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Is Health Care Still a Basic Right as Communist Vietnam Privatizes?

FILE - A doctor uses a smartphone to take a photo of a child with facial deformity before surgery at the Vietnam Cuba hospital in Hanoi, Vietnam.

Communist Vietnam is moving to privatize some parts of its health care system, raising questions about the state’s duty to guarantee care for all as a basic right, and about its budget to do so.

A publicly funded medical school in Ho Chi Minh City said this month it is looking for a private investor to help it build a new training and outpatient center on its campus. The Pham Ngoc Thach University of Medicine said the idea is for it to handle the clinical operations and training, while a private company would handle the actual construction.

Tapping private funding

“Ho Chi Minh City’s health care needs are critical due to rapid urbanization and a growing population,” said Dr. Ngo Minh Xuan, who is the rector of the Pham Ngoc Thach University of Medicine. “However, we cannot cater to these needs effectively and timely by relying solely on public budget.”

The shift to partially privatize these health services is an ongoing trend as the country of 100 million people turns ever closer to capitalism. More and more international hospitals are popping up and expanding, like Hanh Phuc and the Vietnam Germany Hospital, as the government increasingly opens up the sector to private parties, such as through a trade deal with the European Union that permits higher foreign investment.

A record of health care for all

Since its establishment as a communist nation at the end of the Vietnam War in 1975, the country has provided universal health care, with most citizens having access to subsidized insurance but also paying out of pocket for some expenses. As public opinion generally supports the idea that all people are entitled to health care, doctors treat their roles as a public service, doing regular rotations from their home base to hospitals in rural areas and other underserved communities. The government also works to improve access in the countryside, through a network of commune health centers that are the first point of contact for patients when they can’t make it to bigger city hospitals.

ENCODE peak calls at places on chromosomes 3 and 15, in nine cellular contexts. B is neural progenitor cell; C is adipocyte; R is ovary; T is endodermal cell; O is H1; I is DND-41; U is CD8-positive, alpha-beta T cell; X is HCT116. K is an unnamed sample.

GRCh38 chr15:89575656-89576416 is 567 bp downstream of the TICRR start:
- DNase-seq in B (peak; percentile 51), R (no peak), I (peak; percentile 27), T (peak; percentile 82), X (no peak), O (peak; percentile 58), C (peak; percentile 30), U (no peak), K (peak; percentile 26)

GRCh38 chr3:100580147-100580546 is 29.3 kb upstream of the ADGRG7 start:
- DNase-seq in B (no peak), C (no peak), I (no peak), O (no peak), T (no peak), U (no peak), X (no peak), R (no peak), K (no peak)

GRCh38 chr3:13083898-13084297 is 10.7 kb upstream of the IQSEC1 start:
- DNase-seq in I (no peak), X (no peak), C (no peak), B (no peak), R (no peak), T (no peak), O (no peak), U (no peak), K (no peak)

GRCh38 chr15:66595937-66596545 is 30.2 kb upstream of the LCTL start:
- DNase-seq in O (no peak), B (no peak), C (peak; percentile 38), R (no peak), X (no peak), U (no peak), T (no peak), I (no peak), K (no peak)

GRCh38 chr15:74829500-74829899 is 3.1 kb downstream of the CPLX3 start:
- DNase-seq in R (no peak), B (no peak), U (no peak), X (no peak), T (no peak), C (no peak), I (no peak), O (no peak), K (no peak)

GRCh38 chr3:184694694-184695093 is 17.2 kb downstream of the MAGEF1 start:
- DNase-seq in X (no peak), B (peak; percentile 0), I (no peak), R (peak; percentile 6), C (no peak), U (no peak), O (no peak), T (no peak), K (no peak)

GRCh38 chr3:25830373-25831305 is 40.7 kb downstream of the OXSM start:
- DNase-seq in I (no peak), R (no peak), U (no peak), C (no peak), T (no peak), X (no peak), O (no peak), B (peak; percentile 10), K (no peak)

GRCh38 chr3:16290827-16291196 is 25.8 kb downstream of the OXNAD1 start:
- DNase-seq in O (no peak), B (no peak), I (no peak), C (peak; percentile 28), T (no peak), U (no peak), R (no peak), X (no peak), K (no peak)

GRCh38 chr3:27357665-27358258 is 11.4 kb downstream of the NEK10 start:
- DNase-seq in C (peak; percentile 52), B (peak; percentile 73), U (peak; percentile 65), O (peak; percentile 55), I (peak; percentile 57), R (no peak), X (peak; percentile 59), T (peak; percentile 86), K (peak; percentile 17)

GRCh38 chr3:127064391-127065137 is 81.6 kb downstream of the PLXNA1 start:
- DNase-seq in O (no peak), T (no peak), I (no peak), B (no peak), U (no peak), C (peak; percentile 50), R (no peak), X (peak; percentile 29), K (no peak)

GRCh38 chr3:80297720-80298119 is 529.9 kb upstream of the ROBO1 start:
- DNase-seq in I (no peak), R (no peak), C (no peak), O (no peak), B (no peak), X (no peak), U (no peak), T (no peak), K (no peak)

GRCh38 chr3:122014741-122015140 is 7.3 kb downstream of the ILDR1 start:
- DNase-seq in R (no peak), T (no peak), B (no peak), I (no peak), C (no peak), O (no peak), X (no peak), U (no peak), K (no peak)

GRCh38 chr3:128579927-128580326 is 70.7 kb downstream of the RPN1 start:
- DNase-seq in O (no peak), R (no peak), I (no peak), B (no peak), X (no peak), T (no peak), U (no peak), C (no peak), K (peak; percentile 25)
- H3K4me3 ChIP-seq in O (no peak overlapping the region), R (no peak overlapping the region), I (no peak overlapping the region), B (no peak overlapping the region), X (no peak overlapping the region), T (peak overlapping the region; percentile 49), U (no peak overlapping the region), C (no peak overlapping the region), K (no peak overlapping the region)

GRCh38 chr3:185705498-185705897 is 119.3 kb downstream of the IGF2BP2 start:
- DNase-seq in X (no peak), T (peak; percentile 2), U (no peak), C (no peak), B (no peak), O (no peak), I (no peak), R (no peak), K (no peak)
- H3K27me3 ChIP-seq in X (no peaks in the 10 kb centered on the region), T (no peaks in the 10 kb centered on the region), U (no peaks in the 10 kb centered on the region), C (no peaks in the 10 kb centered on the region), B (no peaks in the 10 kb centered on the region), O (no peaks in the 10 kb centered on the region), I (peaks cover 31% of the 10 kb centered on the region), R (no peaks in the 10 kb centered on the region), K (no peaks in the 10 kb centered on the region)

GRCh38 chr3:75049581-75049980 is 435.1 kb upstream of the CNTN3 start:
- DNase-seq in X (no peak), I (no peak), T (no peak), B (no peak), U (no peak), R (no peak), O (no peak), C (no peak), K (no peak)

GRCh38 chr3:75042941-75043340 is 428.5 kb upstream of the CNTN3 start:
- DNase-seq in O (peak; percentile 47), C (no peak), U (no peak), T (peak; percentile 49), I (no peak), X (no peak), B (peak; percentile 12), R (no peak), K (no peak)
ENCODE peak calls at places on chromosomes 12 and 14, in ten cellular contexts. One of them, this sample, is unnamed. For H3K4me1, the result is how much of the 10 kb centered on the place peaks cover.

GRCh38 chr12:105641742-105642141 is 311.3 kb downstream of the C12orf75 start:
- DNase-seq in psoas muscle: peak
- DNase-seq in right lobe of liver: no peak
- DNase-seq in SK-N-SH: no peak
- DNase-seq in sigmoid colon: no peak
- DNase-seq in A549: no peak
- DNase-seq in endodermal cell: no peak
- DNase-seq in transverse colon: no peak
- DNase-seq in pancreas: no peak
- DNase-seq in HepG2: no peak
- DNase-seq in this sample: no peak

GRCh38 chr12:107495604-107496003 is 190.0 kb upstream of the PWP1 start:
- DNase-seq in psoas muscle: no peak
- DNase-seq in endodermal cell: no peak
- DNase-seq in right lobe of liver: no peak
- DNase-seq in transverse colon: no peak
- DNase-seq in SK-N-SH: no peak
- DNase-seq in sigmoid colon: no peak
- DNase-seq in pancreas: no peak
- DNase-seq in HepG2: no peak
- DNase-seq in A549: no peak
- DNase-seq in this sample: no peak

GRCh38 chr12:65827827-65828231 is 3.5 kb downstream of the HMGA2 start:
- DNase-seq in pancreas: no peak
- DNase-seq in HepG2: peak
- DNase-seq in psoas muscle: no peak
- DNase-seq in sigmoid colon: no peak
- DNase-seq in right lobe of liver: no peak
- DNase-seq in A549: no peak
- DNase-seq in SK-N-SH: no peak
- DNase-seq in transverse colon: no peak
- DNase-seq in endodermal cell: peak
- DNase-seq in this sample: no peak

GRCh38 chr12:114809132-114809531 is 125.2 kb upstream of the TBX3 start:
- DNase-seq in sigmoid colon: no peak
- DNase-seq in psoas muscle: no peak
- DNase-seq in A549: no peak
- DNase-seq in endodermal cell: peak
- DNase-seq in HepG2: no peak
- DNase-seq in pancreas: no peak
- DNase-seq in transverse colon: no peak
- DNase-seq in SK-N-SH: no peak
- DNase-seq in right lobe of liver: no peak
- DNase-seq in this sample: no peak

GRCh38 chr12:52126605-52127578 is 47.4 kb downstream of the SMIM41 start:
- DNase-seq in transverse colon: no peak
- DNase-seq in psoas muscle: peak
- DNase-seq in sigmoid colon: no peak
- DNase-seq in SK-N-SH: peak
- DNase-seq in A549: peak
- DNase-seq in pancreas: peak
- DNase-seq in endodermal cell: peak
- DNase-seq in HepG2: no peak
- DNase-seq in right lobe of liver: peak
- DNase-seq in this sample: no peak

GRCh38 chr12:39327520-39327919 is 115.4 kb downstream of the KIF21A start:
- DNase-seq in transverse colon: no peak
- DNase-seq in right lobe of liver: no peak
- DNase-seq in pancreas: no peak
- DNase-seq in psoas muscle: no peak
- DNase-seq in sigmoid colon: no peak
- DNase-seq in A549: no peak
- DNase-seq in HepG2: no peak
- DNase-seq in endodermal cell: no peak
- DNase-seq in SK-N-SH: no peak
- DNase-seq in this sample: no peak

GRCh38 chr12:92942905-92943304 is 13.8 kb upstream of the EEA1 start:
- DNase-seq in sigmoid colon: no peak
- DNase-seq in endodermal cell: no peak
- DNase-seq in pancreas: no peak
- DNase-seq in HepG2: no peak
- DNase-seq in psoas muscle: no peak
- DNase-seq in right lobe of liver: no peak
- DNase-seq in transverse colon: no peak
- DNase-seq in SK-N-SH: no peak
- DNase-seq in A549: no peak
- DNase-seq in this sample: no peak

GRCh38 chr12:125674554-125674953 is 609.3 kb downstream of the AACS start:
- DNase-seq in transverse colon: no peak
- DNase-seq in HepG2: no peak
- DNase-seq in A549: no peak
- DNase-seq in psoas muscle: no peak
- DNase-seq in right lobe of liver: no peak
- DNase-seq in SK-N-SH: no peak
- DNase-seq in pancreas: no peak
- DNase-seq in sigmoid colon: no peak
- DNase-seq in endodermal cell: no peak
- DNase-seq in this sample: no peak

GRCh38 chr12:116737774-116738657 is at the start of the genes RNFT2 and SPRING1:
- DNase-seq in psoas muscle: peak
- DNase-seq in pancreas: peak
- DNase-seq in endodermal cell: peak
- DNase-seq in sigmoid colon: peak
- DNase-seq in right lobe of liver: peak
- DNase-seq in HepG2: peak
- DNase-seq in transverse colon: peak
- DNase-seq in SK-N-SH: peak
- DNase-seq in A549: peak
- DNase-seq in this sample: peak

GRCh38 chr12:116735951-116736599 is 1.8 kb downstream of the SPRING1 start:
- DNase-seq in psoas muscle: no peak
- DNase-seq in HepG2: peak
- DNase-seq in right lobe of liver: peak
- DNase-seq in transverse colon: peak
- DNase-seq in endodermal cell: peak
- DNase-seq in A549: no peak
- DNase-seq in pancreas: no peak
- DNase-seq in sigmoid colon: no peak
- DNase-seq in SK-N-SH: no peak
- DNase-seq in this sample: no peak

Vietnam’s record on health services is part of the reason it ranks relatively well on the Sustainable Economic Development Assessment (SEDA), which takes a look at not just how rich a country is, but also how well it translates its riches into creating a good quality of life for the public. Vietnam outperforms the Southeast Asian average on health care in the SEDA index. Between 2009 and 2018, its life expectancy rose from 74.8 years to 75.9 years, while rates of infant mortality, tuberculosis, and undernourishment fell and measles immunization rose.

There are financial strains on the current system

“Over the last decade, Vietnam made significant improvements, placing it in the first quartile of SEDA score change,” the Boston Consulting Group, which created the index, said in a statement. “In 2018, Vietnam's wealth to well-being coefficient of 1.28 highlights the country's well above average ability of converting wealth to well-being.”

Still there are shortcomings in the health care system that are prompting calls for more private sector involvement. It is not uncommon for a patient to pay a bribe to a doctor to request better care, nor for patients to share hospital beds or wait outside buildings on bamboo mats.

There are concerns about affordability for a state that has gotten close to its public debt ceiling of 65 percent of gross domestic product. Amid the strained public budget, Vietnam has undergone a drop in the rate of physicians per 1,000 people and in the relative number of hospital beds available in the past decade, according to the BCG. That is a particular burden for Ho Chi Minh City, the southern business center of as many as 13 million residents, accounting for about a quarter of Vietnam’s overall demand for health care. There are more than 100 hospitals in the city, according to the Vietnam Chamber of Commerce and Industry.

At the same time the country is expected to transition from a lower middle income nation to an upper middle income nation in the next decade or so.

“This [transition] will make Vietnam a fast-growing market for a wide range of goods and services” -- including health care -- said Asia Pacific chief economist Rajiv Biswas and principal economist Bernard Aw in a joint report for investment research firm IHS Markit in February.

With medical needs on the rise, Vietnam’s debate about public versus private health care will only deepen in the coming years.